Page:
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Aibu to ask you to tell me your experiences of being dismissed by medics as a sick woman? I promise to listen

(581 Posts)
Graphista Mon 22-Oct-18 19:29:39


I was thinking of maybe posting this in FWR, or health - but I've chosen to post it here because I think it's important and it affects ALL women not just those of us with a particular interest in FWR or healthcare.

It affects us, our mothers, grandmothers, sisters, daughters, aunts, nieces... ALL of us and I think it's a scandal it's not major news.

I've posted before about research I was shocked to read which said that women take 3-4 times LONGER to get a dx (including for non-specifically women's illness) than it takes for a man.

Due to discussion on another thread where @Helenadove kindly posted a link, I ended up doing some more reading - and I've barely touched the sides I fear!!

I really strongly feel this is an important issue that's being ignored.

"Unconscious and conscious bias work together, to ensure that women's health complaints are minimised, ignored, trivialised and belittled. Female patients are told they're hysterical, hypochondriac, anxious or paranoid - that it is all in their head" - X 1000 if you have a mh dx!!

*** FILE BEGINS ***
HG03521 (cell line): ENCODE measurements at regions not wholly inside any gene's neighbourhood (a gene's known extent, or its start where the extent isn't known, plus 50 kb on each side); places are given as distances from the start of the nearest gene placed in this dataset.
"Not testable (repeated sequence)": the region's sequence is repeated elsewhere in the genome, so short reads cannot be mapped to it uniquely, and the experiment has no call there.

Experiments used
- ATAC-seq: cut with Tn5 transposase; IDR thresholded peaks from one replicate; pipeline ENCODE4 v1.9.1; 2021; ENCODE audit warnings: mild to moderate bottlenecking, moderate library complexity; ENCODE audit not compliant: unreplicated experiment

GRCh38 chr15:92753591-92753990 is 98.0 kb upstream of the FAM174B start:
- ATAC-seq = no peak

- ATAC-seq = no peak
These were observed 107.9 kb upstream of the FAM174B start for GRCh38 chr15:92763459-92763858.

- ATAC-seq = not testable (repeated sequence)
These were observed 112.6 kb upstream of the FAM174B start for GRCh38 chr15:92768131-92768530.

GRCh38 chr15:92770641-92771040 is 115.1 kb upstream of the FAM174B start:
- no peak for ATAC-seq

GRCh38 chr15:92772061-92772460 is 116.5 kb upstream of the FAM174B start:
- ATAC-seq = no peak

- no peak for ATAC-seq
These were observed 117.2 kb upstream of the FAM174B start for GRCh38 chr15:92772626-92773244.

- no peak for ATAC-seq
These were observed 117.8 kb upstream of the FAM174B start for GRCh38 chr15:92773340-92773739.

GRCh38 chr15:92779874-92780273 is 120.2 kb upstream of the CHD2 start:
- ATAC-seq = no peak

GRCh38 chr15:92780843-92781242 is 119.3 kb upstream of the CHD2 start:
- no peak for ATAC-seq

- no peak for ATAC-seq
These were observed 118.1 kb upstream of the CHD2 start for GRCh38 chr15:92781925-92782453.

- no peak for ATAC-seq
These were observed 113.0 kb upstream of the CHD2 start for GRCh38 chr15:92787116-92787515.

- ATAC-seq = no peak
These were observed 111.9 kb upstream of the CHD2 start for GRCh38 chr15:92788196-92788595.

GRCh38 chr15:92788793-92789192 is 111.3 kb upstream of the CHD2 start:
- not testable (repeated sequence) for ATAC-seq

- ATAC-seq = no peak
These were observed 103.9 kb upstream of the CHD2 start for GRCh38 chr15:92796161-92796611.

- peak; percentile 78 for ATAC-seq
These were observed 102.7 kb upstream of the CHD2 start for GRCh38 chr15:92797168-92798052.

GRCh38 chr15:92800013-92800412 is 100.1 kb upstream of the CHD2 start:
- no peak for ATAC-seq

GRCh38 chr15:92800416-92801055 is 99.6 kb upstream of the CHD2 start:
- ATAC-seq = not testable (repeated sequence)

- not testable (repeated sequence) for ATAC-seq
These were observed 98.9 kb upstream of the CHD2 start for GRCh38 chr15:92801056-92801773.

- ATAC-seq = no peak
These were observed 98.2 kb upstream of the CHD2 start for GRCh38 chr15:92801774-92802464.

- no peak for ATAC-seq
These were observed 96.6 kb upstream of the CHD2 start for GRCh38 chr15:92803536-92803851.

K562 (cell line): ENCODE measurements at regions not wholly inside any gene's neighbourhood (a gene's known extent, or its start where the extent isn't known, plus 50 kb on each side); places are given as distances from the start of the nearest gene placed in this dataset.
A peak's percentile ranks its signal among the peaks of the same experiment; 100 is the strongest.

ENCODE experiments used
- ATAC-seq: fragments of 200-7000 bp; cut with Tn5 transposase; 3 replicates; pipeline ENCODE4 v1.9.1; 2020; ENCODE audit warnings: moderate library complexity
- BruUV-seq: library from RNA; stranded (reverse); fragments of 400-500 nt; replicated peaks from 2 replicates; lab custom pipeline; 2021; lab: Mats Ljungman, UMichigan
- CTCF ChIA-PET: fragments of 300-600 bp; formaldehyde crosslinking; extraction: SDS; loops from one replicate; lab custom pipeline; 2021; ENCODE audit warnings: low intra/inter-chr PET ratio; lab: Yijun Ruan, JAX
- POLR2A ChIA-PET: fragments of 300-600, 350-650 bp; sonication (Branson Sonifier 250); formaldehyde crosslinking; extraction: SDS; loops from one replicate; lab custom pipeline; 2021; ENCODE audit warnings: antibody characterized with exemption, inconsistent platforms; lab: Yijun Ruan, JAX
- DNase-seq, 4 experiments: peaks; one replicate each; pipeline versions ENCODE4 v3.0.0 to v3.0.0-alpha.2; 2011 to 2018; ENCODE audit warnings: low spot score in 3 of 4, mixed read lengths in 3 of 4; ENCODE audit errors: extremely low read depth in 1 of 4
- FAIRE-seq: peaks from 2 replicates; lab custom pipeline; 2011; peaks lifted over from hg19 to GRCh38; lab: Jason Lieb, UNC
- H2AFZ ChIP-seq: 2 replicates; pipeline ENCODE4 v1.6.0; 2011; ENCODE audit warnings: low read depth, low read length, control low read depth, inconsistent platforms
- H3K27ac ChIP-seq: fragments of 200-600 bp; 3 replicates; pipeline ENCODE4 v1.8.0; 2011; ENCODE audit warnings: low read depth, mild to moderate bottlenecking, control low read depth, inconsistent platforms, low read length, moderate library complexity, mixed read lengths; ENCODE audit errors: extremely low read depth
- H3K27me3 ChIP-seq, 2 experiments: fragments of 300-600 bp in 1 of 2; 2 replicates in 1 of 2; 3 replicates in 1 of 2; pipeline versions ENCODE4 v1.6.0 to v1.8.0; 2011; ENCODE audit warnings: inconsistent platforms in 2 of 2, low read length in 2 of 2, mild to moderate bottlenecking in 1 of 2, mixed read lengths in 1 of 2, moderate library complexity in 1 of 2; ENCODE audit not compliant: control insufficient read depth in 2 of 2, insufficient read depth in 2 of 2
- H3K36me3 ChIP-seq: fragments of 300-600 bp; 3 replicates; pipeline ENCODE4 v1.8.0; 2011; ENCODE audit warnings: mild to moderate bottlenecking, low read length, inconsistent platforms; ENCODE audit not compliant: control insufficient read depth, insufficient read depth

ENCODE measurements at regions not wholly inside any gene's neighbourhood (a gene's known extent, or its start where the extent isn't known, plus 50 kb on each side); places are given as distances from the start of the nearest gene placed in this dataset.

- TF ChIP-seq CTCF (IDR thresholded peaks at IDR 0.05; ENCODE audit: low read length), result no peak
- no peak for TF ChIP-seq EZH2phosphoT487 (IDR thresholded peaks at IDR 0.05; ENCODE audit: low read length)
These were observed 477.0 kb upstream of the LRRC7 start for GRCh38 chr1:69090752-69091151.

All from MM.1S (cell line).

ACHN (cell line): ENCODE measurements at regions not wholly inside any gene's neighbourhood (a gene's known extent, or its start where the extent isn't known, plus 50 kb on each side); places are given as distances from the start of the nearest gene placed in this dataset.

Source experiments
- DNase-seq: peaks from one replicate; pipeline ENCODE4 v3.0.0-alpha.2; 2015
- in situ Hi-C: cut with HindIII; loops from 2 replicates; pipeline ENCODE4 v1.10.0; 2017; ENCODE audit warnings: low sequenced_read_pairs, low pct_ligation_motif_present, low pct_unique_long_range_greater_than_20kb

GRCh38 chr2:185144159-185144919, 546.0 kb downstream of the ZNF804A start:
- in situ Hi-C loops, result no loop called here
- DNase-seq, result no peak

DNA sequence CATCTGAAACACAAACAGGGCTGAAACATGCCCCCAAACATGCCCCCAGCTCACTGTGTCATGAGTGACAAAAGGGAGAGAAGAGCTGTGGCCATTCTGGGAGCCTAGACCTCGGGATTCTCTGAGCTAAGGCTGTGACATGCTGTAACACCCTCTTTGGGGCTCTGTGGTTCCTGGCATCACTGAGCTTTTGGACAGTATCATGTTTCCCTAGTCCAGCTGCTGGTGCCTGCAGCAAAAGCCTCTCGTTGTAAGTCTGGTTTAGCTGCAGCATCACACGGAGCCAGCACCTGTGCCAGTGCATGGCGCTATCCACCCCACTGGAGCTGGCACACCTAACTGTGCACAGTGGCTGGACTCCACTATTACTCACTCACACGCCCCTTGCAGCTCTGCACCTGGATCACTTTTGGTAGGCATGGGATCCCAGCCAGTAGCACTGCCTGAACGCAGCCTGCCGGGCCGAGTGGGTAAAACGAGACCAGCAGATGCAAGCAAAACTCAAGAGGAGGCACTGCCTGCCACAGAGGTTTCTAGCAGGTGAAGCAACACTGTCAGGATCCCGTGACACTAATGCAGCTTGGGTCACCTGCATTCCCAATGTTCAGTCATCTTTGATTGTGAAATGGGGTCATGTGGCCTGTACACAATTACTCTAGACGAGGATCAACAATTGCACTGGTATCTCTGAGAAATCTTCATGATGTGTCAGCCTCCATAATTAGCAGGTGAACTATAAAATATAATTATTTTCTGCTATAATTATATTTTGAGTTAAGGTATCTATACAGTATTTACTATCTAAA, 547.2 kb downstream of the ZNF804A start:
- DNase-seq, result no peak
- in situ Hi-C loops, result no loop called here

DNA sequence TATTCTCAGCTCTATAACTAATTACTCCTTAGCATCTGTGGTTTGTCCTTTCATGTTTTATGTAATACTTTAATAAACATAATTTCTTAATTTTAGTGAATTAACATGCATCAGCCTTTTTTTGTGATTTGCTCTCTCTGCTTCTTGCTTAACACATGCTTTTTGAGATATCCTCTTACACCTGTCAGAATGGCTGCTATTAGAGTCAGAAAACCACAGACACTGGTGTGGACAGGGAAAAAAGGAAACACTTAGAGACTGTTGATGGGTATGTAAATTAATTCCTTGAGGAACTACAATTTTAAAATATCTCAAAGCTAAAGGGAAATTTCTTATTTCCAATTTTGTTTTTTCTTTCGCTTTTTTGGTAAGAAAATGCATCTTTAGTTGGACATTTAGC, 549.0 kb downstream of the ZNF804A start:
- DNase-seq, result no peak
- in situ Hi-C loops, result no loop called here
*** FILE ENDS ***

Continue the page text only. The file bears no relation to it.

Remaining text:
They even coin a term for it "healthcare gaslighting".

Venus Williams pnd pre-eclampsia and burst c section, blood clot

"As is so often the case for women experiencing pain, both the nurse and doctor dismissed her claims"

Such attitudes are KILLING us:

Coroner: "Gross failure to provide basic medical care"

I'm allergic to the same medication.

"women are more likely to be given sedatives as treatment, instead of pain-relieving drugs"

And apparently it's the one time being good looking works against you:

"doctors subconsciously assume people who look ‘better’ on the outside, are healthier and subsequently require less treatment."


I've had ovarian torsion too. Incredibly painful, worse than endo or labour and frightening because one second you're fine then next in a heap in agony! I was lucky, as I'd that already previously had an ectopic pregnancy (also less painful but I was worried it was happening again) and dx of the endo and surgery for same, the medics straight away assumed a gynae issue. But I know from 2 friends who've had the same that it could have been very different. One was assumed initially to have appendicitis, the other like the lady in the article kidney stones. Thankfully in time these diagnoses were found to be wrong but not in the general course of things but in one case by a neighbouring patient suggesting it, and the other the ct scan person suggested it - before doing the scan!

Sonething I know a LOT of mners have experienced and a relative of mine too - again several YEARS of appointments and telling several Drs of the symptoms. That's UNACCEPTABLE.